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Do Diet Apps Inspire Eating Disorders?

Author: Justin Mckibben

It seems with society moving toward staying in shape, fitness trackers are going mainstream, feeding the growing general concern with body image. It comes as no surprise that America’s obsession with smartphones only added to the popularity of fitness technology, but some recent developments have caused people to notice how harmful these apps can be to a select few. Do these kinds of apps actually promote eating disorders?

The National Eating Disorders Association (NEDA) says that up to 30 million people in the United States have an eating disorder at some point in their life, but considering only 1 in 10 receives proper treatment, is it fair to say they far too many have the potential to be negatively influenced in a world run on iPhones and Androids?

Health App

The Apple iOS 8 update introduced a new Health app designed to combine data from fitness apps like:

  • Runtastic
  • MyFitnessPal
  • Up
  • FitStar

And with new hardware like the Apple Watch to go with this new software, it is sure to get even more popular.

While some critics are more focused on the apps inability to impress with its functionality, Sarah Wanenchak went a step further by turning the focus to a more serious note in her writing in Cyborgology:

“The Health app is literally dangerous, specifically to people dealing with/in recovery from eating disorders and related obsessive-compulsive behaviors.”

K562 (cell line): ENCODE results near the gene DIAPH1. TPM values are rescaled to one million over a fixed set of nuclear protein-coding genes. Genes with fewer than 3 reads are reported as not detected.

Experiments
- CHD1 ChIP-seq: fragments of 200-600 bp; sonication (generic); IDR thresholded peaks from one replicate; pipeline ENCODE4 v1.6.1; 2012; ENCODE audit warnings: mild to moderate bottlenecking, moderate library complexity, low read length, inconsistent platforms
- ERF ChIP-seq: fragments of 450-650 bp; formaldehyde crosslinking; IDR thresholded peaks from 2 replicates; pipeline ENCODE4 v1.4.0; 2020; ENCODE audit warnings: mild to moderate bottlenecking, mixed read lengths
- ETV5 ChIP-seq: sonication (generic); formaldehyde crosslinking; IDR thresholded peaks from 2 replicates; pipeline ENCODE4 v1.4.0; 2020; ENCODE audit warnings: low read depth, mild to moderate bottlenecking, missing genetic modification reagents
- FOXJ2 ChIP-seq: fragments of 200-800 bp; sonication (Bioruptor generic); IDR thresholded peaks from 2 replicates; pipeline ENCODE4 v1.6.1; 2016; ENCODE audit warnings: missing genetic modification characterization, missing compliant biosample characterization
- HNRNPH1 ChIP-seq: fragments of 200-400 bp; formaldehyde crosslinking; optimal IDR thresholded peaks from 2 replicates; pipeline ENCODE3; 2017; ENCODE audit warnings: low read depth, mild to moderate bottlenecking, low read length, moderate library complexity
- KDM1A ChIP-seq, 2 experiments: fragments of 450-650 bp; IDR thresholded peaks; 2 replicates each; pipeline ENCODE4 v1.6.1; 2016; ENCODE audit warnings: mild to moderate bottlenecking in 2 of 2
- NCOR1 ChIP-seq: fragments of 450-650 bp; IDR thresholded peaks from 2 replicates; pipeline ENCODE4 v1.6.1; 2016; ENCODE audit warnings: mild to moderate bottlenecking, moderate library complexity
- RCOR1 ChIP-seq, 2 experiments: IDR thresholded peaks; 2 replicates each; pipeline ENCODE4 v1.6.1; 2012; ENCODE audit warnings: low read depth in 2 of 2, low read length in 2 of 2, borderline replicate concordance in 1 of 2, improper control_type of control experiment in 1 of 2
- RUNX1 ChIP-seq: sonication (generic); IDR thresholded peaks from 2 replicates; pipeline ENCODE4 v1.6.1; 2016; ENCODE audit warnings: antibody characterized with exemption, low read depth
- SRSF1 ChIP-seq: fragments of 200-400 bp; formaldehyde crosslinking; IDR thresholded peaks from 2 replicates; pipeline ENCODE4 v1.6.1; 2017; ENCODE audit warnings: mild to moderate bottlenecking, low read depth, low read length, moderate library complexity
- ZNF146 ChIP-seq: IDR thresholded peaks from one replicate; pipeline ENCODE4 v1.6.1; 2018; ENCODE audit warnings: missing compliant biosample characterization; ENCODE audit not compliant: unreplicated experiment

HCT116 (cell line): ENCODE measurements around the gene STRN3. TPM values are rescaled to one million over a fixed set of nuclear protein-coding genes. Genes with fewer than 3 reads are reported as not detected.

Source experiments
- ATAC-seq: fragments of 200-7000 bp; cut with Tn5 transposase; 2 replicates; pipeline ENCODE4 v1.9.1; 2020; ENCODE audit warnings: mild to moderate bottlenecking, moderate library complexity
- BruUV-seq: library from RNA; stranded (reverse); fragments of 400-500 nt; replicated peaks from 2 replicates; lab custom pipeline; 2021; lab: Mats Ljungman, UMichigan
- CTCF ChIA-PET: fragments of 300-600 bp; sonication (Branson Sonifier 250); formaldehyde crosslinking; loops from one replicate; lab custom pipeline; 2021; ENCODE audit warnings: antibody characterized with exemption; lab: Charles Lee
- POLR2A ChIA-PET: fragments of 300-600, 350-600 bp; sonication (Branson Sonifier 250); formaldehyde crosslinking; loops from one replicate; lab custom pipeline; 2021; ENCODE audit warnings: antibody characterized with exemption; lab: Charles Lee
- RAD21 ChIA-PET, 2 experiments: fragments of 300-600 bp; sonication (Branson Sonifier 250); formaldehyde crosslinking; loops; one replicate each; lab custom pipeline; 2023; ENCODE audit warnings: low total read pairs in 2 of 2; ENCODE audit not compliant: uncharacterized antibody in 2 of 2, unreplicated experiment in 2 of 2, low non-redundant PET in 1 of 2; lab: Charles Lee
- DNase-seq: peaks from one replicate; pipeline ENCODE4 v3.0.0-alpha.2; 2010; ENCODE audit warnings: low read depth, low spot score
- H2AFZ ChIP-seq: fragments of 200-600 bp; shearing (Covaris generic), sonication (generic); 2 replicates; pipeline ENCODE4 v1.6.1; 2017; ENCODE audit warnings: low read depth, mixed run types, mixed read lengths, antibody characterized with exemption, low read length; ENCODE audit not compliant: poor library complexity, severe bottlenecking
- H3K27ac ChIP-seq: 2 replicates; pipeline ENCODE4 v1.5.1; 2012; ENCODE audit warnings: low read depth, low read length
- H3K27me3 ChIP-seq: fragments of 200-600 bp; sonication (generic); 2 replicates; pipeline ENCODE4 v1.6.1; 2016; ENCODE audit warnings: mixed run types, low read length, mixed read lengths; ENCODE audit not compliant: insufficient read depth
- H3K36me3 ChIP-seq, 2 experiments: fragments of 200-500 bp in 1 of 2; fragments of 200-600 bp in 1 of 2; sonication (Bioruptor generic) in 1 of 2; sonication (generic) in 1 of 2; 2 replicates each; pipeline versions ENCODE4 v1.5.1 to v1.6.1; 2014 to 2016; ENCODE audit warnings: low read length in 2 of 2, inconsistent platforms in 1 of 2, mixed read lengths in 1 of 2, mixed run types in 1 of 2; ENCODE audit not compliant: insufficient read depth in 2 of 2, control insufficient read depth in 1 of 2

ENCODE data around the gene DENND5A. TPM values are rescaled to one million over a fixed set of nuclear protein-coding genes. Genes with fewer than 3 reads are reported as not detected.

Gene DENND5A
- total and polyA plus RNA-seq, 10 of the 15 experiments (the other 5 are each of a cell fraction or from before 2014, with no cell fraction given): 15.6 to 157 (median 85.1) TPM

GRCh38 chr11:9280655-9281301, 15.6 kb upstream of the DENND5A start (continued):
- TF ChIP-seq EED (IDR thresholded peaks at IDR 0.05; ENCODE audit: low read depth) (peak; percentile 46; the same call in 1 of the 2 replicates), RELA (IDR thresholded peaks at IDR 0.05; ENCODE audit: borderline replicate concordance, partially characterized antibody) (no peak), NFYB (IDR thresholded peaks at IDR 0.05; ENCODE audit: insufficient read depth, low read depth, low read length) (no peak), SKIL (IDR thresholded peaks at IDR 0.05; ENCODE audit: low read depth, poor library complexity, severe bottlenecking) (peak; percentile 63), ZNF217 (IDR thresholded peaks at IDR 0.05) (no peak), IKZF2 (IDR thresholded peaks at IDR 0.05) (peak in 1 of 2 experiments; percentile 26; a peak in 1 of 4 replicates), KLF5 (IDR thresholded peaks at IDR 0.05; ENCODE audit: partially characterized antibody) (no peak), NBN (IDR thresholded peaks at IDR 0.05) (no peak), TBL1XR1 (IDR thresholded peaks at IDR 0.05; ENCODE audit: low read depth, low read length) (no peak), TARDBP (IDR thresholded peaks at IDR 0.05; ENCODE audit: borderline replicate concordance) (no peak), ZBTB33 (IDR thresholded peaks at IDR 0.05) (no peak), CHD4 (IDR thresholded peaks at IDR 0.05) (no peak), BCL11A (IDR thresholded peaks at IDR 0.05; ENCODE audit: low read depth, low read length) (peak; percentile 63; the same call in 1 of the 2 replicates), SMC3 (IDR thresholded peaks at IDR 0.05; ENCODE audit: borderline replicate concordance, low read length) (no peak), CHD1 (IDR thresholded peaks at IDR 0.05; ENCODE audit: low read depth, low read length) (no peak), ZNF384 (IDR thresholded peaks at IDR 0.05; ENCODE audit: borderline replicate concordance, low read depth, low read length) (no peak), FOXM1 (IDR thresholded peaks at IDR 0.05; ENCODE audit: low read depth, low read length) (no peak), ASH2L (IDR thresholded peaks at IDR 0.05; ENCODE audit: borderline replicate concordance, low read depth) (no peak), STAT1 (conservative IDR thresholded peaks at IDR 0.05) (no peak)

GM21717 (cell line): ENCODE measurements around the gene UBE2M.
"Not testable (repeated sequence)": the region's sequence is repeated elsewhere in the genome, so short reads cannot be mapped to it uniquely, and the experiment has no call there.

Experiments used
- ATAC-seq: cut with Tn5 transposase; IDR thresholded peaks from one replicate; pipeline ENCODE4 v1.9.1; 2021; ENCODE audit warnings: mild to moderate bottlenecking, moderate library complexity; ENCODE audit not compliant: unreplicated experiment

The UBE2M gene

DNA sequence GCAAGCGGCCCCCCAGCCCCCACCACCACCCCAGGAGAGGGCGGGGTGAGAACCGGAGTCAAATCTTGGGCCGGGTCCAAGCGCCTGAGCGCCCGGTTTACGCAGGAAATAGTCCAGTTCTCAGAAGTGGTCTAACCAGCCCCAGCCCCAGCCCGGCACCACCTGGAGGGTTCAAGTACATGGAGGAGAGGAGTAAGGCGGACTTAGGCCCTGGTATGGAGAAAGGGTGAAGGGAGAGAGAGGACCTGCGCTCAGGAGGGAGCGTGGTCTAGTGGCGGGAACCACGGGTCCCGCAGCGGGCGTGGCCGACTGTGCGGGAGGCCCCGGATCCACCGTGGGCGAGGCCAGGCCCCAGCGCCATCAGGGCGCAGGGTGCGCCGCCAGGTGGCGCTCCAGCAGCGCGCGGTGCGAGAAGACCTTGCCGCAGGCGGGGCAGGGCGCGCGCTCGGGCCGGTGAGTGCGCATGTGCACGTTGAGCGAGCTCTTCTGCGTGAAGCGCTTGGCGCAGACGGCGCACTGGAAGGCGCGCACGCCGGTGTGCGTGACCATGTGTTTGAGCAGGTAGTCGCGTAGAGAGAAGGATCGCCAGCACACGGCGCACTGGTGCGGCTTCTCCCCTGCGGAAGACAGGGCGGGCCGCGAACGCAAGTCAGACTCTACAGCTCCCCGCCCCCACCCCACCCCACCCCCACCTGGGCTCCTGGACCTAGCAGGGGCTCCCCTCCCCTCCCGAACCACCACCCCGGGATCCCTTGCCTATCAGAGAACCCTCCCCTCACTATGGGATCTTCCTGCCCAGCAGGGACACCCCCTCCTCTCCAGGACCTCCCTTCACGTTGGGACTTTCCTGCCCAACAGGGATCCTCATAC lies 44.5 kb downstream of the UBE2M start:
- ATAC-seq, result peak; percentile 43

She wrote that the app was poorly designed, an enabler of disordered eating behavior, and a temptation to fall back into self-destructive habits. The fact that the Health app was pre-loaded onto devices with the update and couldn’t be deleted only made the situation more vexing, especially for those who do struggle with some form of disordered eating. Michele Kabas is a licensed clinical social worker specializing in eating disorders who says she is troubled that users don’t have a choice about installing the Health app, calling it irresponsible.

Dr. Rene Zweig, therapist at Union Square Cognitive Therapy has said:

“Most people who have healthy relationships with food and their bodies use these fitness trackers and know what the limit is. Someone who has a more obsessive mindset or eating disordered mindset can easily get on that spiral of competing with themselves or other people.”

Almost all of Dr. Zweig’s patients use these kinds of fitness apps. Some in healthy ways, but many use the apps in relentlessly obsessive ways to negatively compare themselves to others and reinforce unhealthy habits.

The Appetite for Apps

The same numbers some people are able to use constructively can also be manipulated to provide inspiration for eating disorders. Or even worse those numbers can exacerbate them. These kinds of apps also allow people to trade and compare numbers with others, which can stimulate an eating disorder out of some sense of competitiveness, or drive unhealthy behaviors when someone negatively compares themselves to another person.